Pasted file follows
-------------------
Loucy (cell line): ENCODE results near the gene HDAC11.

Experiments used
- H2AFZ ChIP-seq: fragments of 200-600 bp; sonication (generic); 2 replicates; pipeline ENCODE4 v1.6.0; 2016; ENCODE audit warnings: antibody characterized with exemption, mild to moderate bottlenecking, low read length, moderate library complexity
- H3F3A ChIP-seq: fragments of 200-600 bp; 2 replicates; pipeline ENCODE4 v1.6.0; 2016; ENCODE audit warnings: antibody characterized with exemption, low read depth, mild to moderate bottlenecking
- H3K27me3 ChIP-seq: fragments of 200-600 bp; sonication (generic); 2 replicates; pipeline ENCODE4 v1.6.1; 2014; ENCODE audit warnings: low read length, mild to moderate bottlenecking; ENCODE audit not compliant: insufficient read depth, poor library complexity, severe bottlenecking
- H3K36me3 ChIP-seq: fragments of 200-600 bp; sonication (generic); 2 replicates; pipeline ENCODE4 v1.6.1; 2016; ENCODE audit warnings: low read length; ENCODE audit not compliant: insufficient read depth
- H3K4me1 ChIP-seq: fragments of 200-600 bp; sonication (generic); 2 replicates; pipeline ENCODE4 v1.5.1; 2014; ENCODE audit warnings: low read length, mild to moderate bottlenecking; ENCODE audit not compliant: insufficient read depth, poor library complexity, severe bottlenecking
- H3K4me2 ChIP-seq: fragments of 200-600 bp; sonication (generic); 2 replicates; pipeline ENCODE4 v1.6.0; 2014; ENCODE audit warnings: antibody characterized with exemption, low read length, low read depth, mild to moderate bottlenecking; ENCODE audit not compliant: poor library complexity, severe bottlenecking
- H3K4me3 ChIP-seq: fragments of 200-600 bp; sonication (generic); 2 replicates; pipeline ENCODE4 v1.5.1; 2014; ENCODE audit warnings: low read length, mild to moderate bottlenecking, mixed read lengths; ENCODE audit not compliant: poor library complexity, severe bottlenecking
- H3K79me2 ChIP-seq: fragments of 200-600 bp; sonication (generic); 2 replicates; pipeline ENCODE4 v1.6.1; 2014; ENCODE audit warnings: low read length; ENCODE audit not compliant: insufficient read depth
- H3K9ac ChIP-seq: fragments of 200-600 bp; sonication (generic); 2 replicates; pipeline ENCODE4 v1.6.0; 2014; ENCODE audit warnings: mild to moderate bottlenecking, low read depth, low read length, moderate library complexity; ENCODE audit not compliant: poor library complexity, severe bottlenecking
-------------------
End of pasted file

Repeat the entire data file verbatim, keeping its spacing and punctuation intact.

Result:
Loucy (cell line): ENCODE results near the gene HDAC11.

Experiments used
- H2AFZ ChIP-seq: fragments of 200-600 bp; sonication (generic); 2 replicates; pipeline ENCODE4 v1.6.0; 2016; ENCODE audit warnings: antibody characterized with exemption, mild to moderate bottlenecking, low read length, moderate library complexity
- H3F3A ChIP-seq: fragments of 200-600 bp; 2 replicates; pipeline ENCODE4 v1.6.0; 2016; ENCODE audit warnings: antibody characterized with exemption, low read depth, mild to moderate bottlenecking
- H3K27me3 ChIP-seq: fragments of 200-600 bp; sonication (generic); 2 replicates; pipeline ENCODE4 v1.6.1; 2014; ENCODE audit warnings: low read length, mild to moderate bottlenecking; ENCODE audit not compliant: insufficient read depth, poor library complexity, severe bottlenecking
- H3K36me3 ChIP-seq: fragments of 200-600 bp; sonication (generic); 2 replicates; pipeline ENCODE4 v1.6.1; 2016; ENCODE audit warnings: low read length; ENCODE audit not compliant: insufficient read depth
- H3K4me1 ChIP-seq: fragments of 200-600 bp; sonication (generic); 2 replicates; pipeline ENCODE4 v1.5.1; 2014; ENCODE audit warnings: low read length, mild to moderate bottlenecking; ENCODE audit not compliant: insufficient read depth, poor library complexity, severe bottlenecking
- H3K4me2 ChIP-seq: fragments of 200-600 bp; sonication (generic); 2 replicates; pipeline ENCODE4 v1.6.0; 2014; ENCODE audit warnings: antibody characterized with exemption, low read length, low read depth, mild to moderate bottlenecking; ENCODE audit not compliant: poor library complexity, severe bottlenecking
- H3K4me3 ChIP-seq: fragments of 200-600 bp; sonication (generic); 2 replicates; pipeline ENCODE4 v1.5.1; 2014; ENCODE audit warnings: low read length, mild to moderate bottlenecking, mixed read lengths; ENCODE audit not compliant: poor library complexity, severe bottlenecking
- H3K79me2 ChIP-seq: fragments of 200-600 bp; sonication (generic); 2 replicates; pipeline ENCODE4 v1.6.1; 2014; ENCODE audit warnings: low read length; ENCODE audit not compliant: insufficient read depth
- H3K9ac ChIP-seq: fragments of 200-600 bp; sonication (generic); 2 replicates; pipeline ENCODE4 v1.6.0; 2014; ENCODE audit warnings: mild to moderate bottlenecking, low read depth, low read length, moderate library complexity; ENCODE audit not compliant: poor library complexity, severe bottlenecking